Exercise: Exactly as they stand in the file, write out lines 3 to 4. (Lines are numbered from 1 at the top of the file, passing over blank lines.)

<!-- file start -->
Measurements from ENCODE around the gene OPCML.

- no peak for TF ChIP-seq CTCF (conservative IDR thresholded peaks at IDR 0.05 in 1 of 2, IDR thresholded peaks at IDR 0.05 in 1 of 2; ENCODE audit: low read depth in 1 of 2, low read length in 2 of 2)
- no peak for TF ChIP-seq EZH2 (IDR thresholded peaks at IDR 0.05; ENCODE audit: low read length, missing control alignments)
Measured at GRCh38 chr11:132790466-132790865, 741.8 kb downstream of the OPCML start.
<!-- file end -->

- no peak for TF ChIP-seq EZH2 (IDR thresholded peaks at IDR 0.05; ENCODE audit: low read length, missing control alignments)
Measured at GRCh38 chr11:132790466-132790865, 741.8 kb downstream of the OPCML start.